Tulsi Gabbard Files Ridiculous Lawsuit Against Google

Tulsi Gabbard has filed a seemingly frivolous lawsuit against Google due to a temporary suspension of her advertising account.

Hawaii Congresswoman Tulsi Gabbard, who has been running for President and stuck far in the back of the pack, is suing Google claiming that it is improperly discriminating against her campaign:

Representative Tulsi Gabbard, the long-shot presidential candidate from Hawaii, said in a federal lawsuit that Google infringed on her free speech when it briefly suspended her campaign’s advertising account after the first Democratic debate in June.

The lawsuit, filed on Thursday in a federal court in Los Angeles, is believed to be the first time a presidential candidate has sued a major technology firm.

In a twist that reflects Ms. Gabbard’s unorthodox political views, the claim that her speech was stifled by Google is similar to complaints made over the last year in Republican circles. Few Democrats have raised similar concerns.

Big tech companies like Google are getting increasing scrutiny by lawmakers and regulators around the world for a wide variety of issues, including their influence on political debate, their handling of consumer data, and the aggressive way they compete with smaller companies.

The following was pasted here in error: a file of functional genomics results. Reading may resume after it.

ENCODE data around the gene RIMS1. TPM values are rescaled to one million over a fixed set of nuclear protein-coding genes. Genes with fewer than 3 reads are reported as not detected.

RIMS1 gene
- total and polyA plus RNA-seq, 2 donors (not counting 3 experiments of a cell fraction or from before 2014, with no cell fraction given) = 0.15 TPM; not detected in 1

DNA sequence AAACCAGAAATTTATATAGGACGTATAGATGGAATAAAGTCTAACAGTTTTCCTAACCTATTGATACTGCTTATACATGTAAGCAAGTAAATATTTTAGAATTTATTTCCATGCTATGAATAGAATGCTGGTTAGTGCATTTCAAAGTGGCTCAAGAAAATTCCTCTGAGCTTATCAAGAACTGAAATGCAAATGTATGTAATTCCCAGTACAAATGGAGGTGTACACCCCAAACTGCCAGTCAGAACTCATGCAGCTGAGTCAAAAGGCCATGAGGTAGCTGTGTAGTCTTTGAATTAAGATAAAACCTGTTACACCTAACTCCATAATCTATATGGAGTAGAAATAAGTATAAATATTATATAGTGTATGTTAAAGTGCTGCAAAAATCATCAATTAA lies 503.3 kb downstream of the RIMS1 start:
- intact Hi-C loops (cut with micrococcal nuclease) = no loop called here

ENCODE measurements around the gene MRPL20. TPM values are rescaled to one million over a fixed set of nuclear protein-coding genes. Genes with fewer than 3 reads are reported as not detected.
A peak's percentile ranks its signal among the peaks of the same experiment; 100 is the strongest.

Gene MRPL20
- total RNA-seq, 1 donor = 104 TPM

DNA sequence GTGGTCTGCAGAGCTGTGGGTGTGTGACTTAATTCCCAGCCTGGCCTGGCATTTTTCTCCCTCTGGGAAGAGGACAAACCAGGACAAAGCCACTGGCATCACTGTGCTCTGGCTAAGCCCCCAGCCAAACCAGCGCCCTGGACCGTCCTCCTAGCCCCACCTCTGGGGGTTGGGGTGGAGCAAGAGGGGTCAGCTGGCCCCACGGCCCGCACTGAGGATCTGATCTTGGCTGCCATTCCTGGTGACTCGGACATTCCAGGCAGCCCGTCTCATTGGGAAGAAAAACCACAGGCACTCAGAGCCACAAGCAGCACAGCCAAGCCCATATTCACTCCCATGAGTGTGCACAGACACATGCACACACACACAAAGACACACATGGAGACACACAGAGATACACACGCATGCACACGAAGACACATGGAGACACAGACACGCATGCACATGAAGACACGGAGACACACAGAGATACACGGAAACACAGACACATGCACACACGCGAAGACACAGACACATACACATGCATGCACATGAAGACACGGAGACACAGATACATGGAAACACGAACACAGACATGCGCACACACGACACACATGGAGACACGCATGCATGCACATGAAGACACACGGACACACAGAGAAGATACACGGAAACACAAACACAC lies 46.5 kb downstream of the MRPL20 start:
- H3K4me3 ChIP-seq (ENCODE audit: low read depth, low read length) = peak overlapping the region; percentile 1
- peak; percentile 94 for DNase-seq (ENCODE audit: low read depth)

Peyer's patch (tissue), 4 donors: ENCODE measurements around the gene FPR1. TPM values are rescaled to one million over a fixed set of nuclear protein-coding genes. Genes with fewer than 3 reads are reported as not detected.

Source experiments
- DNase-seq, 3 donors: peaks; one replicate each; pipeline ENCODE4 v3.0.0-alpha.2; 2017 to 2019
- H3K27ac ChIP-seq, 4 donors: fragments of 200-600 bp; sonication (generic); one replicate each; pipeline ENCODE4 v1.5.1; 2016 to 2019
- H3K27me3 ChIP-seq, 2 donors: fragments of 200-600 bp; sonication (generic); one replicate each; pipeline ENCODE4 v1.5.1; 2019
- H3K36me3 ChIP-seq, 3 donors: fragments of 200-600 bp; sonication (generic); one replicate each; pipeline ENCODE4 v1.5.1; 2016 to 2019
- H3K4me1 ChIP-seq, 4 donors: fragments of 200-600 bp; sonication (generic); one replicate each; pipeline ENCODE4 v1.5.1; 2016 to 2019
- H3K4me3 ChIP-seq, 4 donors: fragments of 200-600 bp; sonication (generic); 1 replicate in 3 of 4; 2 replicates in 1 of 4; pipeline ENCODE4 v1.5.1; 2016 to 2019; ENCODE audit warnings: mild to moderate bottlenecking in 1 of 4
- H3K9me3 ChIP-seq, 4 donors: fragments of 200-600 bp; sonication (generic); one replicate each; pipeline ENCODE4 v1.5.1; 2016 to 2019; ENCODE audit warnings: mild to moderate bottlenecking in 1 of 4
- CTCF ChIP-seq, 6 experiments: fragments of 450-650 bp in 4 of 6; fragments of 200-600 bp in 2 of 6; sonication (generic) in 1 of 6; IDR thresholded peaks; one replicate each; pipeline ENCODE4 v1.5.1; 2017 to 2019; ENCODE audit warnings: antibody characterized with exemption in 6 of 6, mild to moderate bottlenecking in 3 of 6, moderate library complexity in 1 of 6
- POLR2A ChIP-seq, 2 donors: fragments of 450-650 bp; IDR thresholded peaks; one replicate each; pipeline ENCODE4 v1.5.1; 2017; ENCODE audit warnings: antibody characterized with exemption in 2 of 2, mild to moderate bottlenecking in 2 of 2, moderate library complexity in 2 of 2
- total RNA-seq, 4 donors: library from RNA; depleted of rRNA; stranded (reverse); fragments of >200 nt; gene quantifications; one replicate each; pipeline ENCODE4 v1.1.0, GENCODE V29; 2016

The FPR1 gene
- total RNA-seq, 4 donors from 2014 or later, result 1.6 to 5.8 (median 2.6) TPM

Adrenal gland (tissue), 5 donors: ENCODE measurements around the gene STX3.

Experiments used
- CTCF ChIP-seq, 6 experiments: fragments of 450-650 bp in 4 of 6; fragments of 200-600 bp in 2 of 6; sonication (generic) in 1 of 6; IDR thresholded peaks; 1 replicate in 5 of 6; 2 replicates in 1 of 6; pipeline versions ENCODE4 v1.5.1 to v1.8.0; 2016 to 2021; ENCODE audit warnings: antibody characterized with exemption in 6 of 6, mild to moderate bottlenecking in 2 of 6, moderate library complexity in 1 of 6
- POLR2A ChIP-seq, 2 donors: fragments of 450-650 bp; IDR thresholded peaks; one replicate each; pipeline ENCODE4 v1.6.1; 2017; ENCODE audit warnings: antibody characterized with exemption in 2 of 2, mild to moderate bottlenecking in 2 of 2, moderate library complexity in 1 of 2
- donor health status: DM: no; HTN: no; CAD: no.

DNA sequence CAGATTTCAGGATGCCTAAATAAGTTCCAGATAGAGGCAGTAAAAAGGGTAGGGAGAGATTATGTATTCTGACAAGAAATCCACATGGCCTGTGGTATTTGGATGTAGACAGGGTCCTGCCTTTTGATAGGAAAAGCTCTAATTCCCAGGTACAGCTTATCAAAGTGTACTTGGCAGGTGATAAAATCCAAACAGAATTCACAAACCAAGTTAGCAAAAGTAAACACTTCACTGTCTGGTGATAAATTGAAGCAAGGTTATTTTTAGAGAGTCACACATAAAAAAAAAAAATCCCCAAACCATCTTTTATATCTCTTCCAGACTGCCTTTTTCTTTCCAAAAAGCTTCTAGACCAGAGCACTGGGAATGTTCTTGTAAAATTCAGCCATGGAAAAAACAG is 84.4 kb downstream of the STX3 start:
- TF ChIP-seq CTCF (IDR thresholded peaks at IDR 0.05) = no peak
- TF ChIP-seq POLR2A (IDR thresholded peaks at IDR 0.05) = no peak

A day before the Gabbard lawsuit was filed, Facebook said the Federal Trade Commission had opened a formal antitrust investigation into its business practices. Earlier in the day, the F.T.C. announced that Facebook was fined a record $5 billion for deceiving users about their ability to control the privacy of their personal data.

Tulsi Now Inc., the campaign committee for Ms. Gabbard, said Google suspended the campaign’s advertising account for six hours on June 27 and June 28, obstructing its ability to raise money and spread her message to potential voters.

After the first Democratic debate, Ms. Gabbard was briefly the most searched-for candidate on Google. Her campaign wanted to capitalize on the attention she was receiving by buying ads that would have placed its website at the top of search results for her name.

The lawsuit also said the Gabbard campaign believed its emails were being placed in spam folders on Gmail at “a disproportionately high rate” when compared with emails from other Democratic candidates.

“Google’s arbitrary and capricious treatment of Gabbard’s campaign should raise concerns for policymakers everywhere about the company’s ability to use its dominance to impact political discourse, in a way that interferes with the upcoming 2020 presidential election,” the lawsuit said.